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I want to remove certain files using find and -exec. But unlikely bash tells me, that I'm "missing" some argument.

find . -name *.png -exec rm {} /;

what do I miss?

same "missing argument" return for my attempt to rename some files:

find . -name ic_launcher.png -exec mv {} other_name.png /;

Can somebody tell me, what bash does miss, and why this command isn't successful?

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marked as duplicate by Gilles bash Mar 28 at 22:17

This question has been asked before and already has an answer. If those answers do not fully address your question, please ask a new question.

Are you really putting /; at the end? If so, try \; instead. – D_Bye Jul 23 '12 at 9:32
By the way find has -delete option. There is no need in -exec rm {} \;. – rush Jul 23 '12 at 9:39
Backslash and slash are not the same thing at all. Backslashes lean backwards: \\ , Forward slashes, or just slashes, lean forwards: /. In Unix, slashes are generally path separators, while backslashes are generally used for quoting / escaping. – jw013 Jul 23 '12 at 12:19
@jw013 sorry about that! I was actually misreading it, most likely because I found so many examples that use the slash instead of the backslash. In fact the manpage is right! – Rafael T Jul 23 '12 at 12:39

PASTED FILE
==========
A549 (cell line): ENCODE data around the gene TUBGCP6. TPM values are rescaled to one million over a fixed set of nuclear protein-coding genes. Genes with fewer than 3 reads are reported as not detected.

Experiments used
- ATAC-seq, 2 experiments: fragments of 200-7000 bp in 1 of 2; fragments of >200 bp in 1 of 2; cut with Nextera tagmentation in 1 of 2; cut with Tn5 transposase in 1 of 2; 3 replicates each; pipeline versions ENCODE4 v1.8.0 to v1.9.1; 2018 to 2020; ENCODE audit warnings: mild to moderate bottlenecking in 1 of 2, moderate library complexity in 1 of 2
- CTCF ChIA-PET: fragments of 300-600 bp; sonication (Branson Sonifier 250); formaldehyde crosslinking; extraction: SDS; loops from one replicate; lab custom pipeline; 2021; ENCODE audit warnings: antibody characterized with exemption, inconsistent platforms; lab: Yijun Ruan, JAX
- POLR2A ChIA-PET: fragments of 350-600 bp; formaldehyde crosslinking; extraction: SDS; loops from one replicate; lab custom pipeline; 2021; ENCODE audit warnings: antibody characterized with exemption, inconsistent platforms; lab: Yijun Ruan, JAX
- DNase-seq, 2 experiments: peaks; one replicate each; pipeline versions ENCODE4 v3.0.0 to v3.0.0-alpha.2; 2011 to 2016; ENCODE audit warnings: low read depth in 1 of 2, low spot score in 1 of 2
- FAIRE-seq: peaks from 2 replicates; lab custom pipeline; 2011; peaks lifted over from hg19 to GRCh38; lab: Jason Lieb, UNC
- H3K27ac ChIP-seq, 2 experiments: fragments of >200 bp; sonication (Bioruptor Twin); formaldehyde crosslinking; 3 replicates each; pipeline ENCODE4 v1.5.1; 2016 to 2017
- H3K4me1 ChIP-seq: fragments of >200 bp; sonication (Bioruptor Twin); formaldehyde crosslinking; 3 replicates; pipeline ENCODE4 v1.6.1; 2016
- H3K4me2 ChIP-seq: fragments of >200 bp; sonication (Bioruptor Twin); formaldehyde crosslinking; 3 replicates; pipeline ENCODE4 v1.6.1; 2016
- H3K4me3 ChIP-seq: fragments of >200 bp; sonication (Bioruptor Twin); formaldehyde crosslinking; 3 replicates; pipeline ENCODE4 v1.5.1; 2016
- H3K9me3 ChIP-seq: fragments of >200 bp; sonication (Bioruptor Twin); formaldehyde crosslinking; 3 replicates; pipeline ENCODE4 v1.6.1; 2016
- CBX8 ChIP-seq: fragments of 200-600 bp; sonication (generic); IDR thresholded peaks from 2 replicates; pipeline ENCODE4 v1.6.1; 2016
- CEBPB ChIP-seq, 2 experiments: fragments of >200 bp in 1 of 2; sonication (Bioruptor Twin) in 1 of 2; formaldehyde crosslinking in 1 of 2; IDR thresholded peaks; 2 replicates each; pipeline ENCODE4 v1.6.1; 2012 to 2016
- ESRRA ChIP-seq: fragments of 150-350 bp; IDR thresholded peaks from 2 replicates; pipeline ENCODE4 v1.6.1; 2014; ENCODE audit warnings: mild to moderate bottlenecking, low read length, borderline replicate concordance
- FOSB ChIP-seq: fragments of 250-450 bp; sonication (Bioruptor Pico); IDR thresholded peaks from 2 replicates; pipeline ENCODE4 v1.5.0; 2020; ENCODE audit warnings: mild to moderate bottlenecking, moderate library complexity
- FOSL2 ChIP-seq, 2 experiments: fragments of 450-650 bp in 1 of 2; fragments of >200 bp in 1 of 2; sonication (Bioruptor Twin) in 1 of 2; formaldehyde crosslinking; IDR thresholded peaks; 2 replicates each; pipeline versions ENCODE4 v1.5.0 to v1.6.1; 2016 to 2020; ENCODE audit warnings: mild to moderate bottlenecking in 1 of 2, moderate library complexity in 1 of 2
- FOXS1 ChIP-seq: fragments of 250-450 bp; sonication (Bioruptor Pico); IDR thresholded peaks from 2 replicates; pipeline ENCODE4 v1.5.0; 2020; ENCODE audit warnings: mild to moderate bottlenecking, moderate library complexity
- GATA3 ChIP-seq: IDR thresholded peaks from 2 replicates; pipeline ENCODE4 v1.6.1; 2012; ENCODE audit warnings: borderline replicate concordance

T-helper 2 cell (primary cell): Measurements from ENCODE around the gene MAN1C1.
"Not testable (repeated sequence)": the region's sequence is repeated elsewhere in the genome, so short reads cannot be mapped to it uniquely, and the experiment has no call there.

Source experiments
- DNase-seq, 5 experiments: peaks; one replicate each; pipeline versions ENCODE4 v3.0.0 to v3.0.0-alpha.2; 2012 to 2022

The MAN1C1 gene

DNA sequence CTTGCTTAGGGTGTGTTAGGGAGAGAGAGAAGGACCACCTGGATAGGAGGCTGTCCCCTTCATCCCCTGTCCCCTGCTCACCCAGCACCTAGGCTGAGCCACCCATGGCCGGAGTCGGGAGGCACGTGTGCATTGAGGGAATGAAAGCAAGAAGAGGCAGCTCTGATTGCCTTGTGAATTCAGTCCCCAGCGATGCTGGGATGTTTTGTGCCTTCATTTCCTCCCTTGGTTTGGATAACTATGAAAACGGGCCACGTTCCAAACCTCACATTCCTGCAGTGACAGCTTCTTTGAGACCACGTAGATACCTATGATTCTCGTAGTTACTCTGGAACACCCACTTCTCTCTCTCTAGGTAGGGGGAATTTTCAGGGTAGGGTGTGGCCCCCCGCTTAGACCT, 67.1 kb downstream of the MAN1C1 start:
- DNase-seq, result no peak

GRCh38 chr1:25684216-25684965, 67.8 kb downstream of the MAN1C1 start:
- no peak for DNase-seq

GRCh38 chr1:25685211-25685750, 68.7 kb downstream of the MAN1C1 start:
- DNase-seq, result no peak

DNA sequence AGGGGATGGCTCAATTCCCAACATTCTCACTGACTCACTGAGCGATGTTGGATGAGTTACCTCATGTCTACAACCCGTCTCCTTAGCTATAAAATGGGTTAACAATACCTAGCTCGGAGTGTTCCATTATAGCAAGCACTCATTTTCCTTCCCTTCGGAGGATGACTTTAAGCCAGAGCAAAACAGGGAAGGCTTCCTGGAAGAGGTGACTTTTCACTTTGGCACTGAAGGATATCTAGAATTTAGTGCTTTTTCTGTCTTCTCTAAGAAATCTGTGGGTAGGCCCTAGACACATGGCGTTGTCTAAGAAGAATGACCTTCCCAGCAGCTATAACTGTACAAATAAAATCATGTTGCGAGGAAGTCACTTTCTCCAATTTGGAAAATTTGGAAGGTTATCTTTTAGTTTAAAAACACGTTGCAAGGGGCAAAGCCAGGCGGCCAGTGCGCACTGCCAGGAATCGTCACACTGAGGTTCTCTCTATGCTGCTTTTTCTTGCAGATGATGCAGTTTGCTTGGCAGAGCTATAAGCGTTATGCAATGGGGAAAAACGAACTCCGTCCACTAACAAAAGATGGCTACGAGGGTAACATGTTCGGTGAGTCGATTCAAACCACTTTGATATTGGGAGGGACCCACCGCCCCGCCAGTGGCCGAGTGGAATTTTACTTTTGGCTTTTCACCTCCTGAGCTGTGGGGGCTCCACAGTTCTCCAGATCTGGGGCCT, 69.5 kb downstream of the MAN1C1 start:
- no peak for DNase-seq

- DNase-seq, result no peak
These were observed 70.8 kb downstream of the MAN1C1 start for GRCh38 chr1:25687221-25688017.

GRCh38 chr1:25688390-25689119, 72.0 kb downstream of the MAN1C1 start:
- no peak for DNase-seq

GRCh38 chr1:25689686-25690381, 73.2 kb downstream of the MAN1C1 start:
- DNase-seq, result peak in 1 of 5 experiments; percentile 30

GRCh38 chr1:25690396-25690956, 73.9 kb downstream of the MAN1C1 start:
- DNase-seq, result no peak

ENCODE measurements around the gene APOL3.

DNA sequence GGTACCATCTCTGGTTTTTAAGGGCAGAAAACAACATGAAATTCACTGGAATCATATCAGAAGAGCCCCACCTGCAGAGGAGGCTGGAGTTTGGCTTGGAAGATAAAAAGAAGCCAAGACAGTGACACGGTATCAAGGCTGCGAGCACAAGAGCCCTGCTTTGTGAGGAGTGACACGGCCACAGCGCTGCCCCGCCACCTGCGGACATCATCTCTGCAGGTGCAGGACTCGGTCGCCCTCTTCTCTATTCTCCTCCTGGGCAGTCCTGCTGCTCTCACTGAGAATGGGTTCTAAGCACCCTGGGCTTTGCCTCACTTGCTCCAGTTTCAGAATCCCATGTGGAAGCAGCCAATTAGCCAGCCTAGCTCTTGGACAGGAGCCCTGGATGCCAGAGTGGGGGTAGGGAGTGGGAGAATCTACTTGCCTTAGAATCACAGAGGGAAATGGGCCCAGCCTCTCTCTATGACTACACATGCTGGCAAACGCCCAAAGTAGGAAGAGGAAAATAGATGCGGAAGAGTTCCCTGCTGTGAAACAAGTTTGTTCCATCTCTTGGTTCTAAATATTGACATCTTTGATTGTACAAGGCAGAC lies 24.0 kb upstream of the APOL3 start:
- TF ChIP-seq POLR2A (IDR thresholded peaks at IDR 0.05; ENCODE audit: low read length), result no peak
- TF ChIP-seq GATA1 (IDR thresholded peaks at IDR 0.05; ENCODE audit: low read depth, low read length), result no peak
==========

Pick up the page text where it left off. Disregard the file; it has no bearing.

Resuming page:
Wherever you found those examples that used the wrong slash must not be a very good resource. I would recommend not going there for examples anymore. – jw013 Jul 23 '12 at 12:44
up vote 14 down vote accepted

The semicolon at the end needs to be quoted or escaped so that it is passed to find instead of being interpreted by the shell.

find . -name ic_launcher.png -exec mv '{}' other_name.png ';'


find . -name ic_launcher.png -exec mv '{}' other_name.png \;

should do what you're trying to do.

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nice. It works for me. Why I have to quote it? – Rafael T Jul 23 '12 at 9:40
That's because the shell might want to expand {} and interpret ; as a command separator. – Wojtek Rzepala Jul 23 '12 at 9:48
It's almost never necessary to quote {}. There was actually an entire question about that, but I can't find it because the site can't search for {}. The issue is the /; typo in the original question. – jw013 Jul 23 '12 at 12:17
Found it: modern shells don't require quoting {}. – jw013 Jul 23 '12 at 12:28
@jw013 That is a very fair point. I guess I usually tend to go for something that will definitely work. And after having experienced issues with no quoting, I usually quote the braces. Possibly a bit too much for my own good. – Wojtek Rzepala Jul 23 '12 at 15:19

use Pipe like the example below:

find . -name 'spam-*' | xargs rm

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that is a workaround to do what I which, but no answer on what I miss. I will use your solution for now, but I'd still like to know what I miss on the find command – Rafael T Jul 23 '12 at 9:38
Are you quoting the * wildcard? find . -name "*.png" will find all png files in or below the current dir, without those double quotes the shell will expand the * so you'll find all png files with the same name as one in the current dir - probably not what you meant. – Bristol Jul 23 '12 at 13:29
If you use xargs in combination with find, use -print0 etc. to sanitize against blanks etc. in filenames, so in general it is much more easy to use -exec instead, or, for rm, just -delete. – user unknown Jul 23 '12 at 14:49
While this may help to do what the OP is trying to do, it does not at all answer the question that was asked. – killermist Jul 23 '12 at 19:48

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